Solcast owns and operates a proprietary PV model which is based on the performance of thousands of solar arrays which we monitor as a part of our commercial services. The primary input to this model, and the main driver of the performance of all solar PV systems is cloud cover and the impacts of that cloud on the available solar radiation.
One of the reasons it is so hard to determine whether a solar installation is performing as expected, is that many factors can impact its performance. But one factor stands out from all of the rest - and that is the local cloud cover. Luckily for you, that’s our area of expertise!
Global cloud tracking and solar PV power modelling
Solcast has deployed a global network of cloud monitoring and forecasting systems for the purposes of enabling the hard-working folks in the solar energy and electricity industry to build the solar-powered future. We operate commercial services which detect, monitor and predict the locations and thickness of cloud cover to solar radiation, for the purposes of producing estimates for utilities, solar farm operators and energy traders/analysts.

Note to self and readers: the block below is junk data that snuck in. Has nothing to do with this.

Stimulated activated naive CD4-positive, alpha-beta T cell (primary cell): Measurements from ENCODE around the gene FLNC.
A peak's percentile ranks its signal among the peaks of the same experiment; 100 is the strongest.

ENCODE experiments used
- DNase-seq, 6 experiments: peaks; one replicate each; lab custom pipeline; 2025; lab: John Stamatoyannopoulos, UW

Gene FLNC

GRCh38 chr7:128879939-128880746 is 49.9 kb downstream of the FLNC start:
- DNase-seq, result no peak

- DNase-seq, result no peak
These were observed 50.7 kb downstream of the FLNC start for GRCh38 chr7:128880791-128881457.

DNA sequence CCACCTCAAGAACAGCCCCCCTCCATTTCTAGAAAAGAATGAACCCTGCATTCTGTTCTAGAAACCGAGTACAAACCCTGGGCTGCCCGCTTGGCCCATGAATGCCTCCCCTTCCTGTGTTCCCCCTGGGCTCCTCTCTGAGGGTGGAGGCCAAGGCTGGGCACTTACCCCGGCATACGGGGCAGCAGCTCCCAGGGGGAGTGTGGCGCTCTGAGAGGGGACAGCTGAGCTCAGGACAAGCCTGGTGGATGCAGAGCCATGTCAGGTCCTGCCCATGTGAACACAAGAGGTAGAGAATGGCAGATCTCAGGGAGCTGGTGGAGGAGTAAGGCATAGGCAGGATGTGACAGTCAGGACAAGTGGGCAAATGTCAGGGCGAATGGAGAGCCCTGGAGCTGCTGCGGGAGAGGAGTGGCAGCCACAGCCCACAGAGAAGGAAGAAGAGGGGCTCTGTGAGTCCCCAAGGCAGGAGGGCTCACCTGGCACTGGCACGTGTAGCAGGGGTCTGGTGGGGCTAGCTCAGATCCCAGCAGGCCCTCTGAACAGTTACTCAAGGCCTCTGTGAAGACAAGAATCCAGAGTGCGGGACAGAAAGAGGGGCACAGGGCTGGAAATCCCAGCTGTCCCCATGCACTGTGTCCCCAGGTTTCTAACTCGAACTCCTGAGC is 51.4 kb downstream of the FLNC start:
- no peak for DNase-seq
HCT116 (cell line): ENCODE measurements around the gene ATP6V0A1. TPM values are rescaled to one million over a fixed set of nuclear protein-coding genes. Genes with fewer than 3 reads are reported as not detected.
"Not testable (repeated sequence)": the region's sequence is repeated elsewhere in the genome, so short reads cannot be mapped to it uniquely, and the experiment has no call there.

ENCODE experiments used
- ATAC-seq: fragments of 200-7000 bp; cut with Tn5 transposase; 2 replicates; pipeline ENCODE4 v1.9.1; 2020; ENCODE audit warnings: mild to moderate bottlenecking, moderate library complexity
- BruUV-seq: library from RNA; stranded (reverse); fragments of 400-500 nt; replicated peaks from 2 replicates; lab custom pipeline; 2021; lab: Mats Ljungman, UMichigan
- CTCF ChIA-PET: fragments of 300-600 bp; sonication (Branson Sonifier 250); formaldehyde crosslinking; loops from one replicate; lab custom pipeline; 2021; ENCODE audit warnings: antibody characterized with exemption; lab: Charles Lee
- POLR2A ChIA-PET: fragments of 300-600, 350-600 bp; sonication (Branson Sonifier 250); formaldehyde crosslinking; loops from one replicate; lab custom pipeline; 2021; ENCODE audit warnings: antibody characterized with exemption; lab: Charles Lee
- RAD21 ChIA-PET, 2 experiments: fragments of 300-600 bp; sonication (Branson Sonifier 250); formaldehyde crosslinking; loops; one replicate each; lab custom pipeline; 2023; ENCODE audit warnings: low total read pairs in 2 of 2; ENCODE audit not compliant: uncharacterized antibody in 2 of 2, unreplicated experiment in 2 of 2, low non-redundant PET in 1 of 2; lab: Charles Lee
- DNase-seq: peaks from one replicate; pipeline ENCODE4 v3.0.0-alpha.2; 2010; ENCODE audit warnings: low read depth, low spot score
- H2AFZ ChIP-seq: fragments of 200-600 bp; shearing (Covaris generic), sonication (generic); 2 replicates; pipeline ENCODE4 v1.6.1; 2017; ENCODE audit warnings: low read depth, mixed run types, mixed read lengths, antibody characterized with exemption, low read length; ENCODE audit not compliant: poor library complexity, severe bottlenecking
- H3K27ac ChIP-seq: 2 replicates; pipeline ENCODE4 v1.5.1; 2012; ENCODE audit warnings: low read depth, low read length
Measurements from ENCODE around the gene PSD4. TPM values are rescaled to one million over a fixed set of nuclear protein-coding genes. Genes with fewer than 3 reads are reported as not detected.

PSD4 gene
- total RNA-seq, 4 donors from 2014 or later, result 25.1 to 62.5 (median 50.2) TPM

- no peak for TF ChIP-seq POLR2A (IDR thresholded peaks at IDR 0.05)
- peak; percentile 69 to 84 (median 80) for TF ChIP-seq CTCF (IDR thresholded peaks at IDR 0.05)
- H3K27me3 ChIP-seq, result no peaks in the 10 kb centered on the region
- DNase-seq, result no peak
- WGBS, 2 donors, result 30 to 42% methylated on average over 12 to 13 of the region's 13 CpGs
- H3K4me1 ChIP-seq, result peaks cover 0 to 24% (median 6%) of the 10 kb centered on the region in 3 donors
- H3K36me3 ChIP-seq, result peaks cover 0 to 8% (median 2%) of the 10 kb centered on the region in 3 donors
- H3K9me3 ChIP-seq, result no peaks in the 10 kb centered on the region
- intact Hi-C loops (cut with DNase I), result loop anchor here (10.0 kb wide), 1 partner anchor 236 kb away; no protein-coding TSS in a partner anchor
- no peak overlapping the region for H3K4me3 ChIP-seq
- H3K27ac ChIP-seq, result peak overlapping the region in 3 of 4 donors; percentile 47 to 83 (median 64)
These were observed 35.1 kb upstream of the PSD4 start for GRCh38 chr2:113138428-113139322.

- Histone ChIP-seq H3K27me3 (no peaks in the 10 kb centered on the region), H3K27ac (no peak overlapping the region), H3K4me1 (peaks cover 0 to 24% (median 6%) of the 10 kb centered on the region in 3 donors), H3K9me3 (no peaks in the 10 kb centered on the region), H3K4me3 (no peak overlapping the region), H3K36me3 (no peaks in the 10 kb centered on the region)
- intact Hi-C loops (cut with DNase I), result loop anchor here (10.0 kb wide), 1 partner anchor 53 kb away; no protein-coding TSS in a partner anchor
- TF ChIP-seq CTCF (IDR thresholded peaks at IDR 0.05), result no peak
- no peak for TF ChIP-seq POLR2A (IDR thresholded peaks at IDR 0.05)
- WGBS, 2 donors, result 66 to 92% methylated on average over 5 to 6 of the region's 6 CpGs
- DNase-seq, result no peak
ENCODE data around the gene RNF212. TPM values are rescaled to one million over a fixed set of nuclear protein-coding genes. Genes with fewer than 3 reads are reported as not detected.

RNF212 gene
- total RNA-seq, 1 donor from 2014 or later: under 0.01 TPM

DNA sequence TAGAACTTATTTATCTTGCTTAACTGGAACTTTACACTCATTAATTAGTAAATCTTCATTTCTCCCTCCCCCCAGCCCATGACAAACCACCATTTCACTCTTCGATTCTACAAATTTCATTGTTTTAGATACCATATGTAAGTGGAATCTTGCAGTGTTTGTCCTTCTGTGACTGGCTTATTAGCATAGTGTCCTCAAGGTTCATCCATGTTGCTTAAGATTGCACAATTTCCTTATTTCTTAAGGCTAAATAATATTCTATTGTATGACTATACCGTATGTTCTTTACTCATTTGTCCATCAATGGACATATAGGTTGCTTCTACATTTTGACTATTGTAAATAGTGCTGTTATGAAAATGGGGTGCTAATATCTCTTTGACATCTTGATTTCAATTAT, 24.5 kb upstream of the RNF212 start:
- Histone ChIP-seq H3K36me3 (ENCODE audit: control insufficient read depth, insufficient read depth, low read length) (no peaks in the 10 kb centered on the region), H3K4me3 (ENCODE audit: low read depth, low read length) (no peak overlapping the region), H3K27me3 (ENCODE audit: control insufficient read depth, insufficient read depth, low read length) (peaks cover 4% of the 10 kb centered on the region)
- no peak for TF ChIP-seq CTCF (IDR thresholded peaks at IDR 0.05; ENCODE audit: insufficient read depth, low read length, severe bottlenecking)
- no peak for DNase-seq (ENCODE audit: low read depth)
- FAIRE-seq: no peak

We utilise 5x weather satellites to provide rapid-update solar forecasting services, as well as to produce a large library of historical data in order to make it easier for our customers to accomplish their solar mission. To do this, we produce forecasts like this one, all around the world, updating them every 5-15 minutes:
We use our extensive knowledge, experience and datasets to deliver the tool you find here. And we’re making it free in hopes that it will help maximise the amount of solar energy making it into our electricity networks and to help folks like you make the best decisions on your solar investment.
How can I learn more about Solcast?
Hey this tool is great, how can I thank you?
We’re glad you like it! The best way to repay us is to share this tool with your friends and family via your own blog, a relevant website or your favourite social media account. We’ve even embedded some social networking sharing tools in this blog post to make that easier, which you can find near the ‘Blog Author’ section of this webpage. Thanks in advance!